Size Really Does Matter


A new study shows that a way to combat childhood obesity is to shrink the size of the dinner plate. According to a new study posted in the journal Pediatrics, first graders served themselves more and consumed more calories when they used large plates instead of smaller ones.

Advising parents and kids to eat healthy and exercise has proven inefficient against the childhood obesity epidemic. It’s easy to see why: high calorie foods are everywhere. Portion sizes have grown exponentially in the last few decades and plate sizes have grown accordingly.

The researchers wanted to see if kids pile food onto their plates the same way adults do. A test was conducted in Philadelphia with a group of 42 first grade students. The students were given a self-serve buffet with a choice of penne or chicken nuggets, applesauce and mixed veggies. For the first half of the study the kids were given salad plates. The salad plates measured 7 and 1/4th inches in diameter. The other days they were given dinner plates measuring 10 and 1/4th inches in diameter.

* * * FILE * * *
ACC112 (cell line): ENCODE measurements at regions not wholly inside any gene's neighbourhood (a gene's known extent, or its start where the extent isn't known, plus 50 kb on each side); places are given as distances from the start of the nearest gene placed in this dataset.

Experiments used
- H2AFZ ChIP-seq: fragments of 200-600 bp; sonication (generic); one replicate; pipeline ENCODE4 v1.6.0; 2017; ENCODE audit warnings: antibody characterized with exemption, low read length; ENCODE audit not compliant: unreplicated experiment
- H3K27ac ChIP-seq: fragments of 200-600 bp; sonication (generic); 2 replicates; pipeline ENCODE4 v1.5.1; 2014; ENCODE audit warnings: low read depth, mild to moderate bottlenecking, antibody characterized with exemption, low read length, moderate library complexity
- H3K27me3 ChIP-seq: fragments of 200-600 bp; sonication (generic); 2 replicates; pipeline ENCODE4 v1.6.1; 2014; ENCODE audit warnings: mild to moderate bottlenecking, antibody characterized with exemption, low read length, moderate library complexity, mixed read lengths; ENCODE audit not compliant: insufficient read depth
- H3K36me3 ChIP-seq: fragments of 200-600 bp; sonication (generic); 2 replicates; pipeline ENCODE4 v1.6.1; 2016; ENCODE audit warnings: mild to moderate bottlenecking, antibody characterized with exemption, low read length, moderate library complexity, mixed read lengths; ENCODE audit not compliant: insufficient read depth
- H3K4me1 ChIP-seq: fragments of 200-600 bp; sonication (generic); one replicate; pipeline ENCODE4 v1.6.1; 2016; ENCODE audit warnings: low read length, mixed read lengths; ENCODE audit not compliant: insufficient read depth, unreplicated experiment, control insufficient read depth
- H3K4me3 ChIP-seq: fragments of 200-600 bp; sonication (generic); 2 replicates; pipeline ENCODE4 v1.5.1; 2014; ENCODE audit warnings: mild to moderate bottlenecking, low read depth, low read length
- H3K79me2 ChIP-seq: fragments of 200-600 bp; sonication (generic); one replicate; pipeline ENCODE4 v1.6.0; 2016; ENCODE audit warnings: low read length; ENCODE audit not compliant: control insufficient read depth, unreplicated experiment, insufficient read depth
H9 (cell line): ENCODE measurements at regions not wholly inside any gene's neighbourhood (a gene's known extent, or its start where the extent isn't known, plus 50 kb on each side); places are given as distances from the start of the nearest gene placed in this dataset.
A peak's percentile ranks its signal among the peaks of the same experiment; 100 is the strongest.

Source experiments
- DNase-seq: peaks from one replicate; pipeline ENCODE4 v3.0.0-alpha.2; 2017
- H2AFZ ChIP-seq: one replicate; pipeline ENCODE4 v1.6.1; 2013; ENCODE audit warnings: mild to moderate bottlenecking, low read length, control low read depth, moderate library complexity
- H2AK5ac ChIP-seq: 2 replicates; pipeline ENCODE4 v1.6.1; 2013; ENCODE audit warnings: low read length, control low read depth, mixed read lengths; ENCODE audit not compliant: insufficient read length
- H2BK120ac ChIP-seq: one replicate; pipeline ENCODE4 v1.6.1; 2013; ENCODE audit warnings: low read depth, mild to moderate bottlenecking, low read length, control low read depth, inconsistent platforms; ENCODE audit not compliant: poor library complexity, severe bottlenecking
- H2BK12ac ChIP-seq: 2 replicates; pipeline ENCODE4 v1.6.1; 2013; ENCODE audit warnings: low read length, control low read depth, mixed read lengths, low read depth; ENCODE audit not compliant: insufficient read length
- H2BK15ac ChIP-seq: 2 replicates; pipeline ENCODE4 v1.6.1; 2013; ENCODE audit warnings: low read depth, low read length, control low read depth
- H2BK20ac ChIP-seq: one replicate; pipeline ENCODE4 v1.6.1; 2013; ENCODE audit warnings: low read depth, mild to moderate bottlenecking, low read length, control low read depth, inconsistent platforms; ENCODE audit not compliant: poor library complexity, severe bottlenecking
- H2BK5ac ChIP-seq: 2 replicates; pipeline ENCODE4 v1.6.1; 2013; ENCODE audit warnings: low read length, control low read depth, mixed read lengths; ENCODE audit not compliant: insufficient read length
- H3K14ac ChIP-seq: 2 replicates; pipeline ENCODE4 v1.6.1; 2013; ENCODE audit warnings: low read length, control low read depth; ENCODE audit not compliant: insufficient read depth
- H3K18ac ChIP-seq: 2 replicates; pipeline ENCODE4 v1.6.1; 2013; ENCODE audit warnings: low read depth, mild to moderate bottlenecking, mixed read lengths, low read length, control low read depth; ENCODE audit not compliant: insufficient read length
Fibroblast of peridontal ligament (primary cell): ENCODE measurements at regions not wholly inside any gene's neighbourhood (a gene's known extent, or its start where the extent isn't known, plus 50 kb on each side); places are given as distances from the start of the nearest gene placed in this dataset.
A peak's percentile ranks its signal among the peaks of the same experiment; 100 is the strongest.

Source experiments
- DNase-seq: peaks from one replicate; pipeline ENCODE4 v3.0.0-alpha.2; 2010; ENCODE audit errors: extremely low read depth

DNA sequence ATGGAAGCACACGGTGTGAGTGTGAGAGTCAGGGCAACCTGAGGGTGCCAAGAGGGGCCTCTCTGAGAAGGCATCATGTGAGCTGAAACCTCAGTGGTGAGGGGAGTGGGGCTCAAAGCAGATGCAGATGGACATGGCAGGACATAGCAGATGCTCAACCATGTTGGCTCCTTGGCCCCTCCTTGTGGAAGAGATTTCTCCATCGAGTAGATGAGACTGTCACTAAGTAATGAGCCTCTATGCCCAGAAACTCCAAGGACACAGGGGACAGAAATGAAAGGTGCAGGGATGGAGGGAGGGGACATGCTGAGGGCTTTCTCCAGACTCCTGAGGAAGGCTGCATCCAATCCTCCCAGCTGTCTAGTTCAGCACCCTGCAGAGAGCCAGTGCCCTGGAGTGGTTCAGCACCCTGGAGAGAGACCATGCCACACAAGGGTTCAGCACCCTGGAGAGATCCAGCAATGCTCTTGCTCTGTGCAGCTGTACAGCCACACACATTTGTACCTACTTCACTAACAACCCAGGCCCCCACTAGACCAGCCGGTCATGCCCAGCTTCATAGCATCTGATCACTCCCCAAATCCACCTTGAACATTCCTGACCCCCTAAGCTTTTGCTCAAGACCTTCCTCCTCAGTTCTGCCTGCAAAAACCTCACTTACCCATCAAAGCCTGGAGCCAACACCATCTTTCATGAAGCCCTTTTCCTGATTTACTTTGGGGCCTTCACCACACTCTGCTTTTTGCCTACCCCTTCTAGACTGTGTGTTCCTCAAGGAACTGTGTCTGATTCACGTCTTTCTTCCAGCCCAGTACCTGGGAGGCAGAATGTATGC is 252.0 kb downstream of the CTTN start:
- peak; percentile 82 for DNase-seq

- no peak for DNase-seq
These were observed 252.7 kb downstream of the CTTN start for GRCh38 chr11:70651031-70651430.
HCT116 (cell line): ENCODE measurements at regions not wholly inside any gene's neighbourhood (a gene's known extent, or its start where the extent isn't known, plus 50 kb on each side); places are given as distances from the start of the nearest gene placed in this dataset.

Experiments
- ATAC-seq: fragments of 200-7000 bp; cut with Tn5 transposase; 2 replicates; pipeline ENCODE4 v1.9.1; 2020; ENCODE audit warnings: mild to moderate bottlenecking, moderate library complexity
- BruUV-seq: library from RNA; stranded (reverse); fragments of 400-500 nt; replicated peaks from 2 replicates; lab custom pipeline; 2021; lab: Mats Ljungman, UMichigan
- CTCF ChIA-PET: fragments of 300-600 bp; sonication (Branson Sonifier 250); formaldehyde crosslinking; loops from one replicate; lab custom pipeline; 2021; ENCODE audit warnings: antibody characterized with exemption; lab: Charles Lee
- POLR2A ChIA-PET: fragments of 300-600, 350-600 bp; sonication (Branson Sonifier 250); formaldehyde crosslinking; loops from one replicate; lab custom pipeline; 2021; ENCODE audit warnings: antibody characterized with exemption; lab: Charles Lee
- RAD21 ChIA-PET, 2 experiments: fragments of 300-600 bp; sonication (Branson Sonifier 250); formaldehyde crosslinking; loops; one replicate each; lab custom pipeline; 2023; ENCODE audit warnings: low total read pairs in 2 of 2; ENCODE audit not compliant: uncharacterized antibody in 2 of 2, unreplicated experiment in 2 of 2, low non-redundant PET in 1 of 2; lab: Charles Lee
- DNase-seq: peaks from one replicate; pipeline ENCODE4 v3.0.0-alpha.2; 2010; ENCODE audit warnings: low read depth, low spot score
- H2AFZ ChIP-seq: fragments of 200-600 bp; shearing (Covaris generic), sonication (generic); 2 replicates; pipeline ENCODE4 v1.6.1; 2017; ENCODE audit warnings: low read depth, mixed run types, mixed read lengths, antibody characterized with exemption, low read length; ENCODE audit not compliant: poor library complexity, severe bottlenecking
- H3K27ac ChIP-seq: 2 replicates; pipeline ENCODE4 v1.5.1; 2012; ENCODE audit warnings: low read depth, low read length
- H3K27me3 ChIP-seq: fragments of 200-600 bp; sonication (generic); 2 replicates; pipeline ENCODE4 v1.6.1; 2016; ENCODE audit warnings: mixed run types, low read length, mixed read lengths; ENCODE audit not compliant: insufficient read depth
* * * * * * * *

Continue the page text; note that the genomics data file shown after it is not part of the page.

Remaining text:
On the days with the bigger plates the kids on average served themselves 90 calories more and consumed about half those calories leaving the rest uneaten. This was still more than what they ate on the days with the salad plates.

Changing the size of plates is not the only thing people can do. Changing eating habits and exercising are vital to curbing the childhood obesity problem. Unlike adults, children only eat when they are hungry. Adults are more influenced by other factors like the cost of food and the emotions that prompt mindless eating.


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